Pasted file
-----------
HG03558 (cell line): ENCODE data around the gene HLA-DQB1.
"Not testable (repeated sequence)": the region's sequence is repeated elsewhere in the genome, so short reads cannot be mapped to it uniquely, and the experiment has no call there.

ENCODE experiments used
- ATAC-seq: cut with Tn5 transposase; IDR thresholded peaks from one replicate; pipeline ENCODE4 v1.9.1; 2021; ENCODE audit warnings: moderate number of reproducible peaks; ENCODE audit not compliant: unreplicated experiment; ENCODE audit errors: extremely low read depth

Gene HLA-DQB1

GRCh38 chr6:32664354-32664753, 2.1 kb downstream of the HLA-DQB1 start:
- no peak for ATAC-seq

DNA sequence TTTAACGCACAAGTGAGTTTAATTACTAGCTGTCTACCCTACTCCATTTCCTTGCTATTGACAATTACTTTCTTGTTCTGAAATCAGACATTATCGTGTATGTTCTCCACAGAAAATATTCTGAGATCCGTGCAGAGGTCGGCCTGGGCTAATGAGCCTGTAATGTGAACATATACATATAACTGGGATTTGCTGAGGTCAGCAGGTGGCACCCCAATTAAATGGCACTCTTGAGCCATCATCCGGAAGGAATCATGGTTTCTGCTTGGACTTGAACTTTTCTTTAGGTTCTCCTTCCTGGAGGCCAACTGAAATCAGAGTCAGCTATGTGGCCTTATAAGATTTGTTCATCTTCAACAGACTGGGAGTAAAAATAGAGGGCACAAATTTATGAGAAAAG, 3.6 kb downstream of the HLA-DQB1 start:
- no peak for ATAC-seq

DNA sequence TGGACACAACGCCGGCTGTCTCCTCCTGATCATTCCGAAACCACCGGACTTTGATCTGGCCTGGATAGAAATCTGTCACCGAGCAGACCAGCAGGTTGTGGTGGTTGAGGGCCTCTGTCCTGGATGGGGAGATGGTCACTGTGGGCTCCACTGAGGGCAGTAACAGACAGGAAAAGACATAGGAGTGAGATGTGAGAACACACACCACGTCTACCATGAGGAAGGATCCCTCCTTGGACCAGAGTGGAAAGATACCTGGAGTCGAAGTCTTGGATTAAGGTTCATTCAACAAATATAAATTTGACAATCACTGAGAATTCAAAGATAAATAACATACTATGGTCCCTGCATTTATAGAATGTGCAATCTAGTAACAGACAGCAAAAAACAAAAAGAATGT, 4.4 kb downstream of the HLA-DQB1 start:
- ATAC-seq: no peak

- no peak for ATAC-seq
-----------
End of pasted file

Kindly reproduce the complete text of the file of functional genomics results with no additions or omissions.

HG03558 (cell line): ENCODE data around the gene HLA-DQB1.
"Not testable (repeated sequence)": the region's sequence is repeated elsewhere in the genome, so short reads cannot be mapped to it uniquely, and the experiment has no call there.

ENCODE experiments used
- ATAC-seq: cut with Tn5 transposase; IDR thresholded peaks from one replicate; pipeline ENCODE4 v1.9.1; 2021; ENCODE audit warnings: moderate number of reproducible peaks; ENCODE audit not compliant: unreplicated experiment; ENCODE audit errors: extremely low read depth

Gene HLA-DQB1

GRCh38 chr6:32664354-32664753, 2.1 kb downstream of the HLA-DQB1 start:
- no peak for ATAC-seq

DNA sequence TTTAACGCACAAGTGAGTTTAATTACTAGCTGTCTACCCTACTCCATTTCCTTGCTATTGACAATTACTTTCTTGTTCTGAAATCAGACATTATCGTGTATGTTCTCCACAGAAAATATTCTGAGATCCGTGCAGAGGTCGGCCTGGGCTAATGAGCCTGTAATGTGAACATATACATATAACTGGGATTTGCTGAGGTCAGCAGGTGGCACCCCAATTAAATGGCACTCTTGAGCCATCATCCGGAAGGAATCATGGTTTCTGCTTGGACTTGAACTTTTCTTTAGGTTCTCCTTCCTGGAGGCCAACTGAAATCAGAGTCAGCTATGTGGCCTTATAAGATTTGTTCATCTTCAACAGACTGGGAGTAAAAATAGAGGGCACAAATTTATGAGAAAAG, 3.6 kb downstream of the HLA-DQB1 start:
- no peak for ATAC-seq

DNA sequence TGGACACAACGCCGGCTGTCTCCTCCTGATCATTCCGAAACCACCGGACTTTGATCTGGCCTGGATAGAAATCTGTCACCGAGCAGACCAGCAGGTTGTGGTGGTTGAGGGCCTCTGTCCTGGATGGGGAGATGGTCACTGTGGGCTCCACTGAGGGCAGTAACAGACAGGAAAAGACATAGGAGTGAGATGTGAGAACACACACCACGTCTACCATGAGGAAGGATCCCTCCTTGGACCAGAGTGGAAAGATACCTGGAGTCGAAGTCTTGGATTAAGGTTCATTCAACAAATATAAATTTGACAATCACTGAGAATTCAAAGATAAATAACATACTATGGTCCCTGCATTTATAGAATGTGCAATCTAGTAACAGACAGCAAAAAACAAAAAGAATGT, 4.4 kb downstream of the HLA-DQB1 start:
- ATAC-seq: no peak

- no peak for ATAC-seq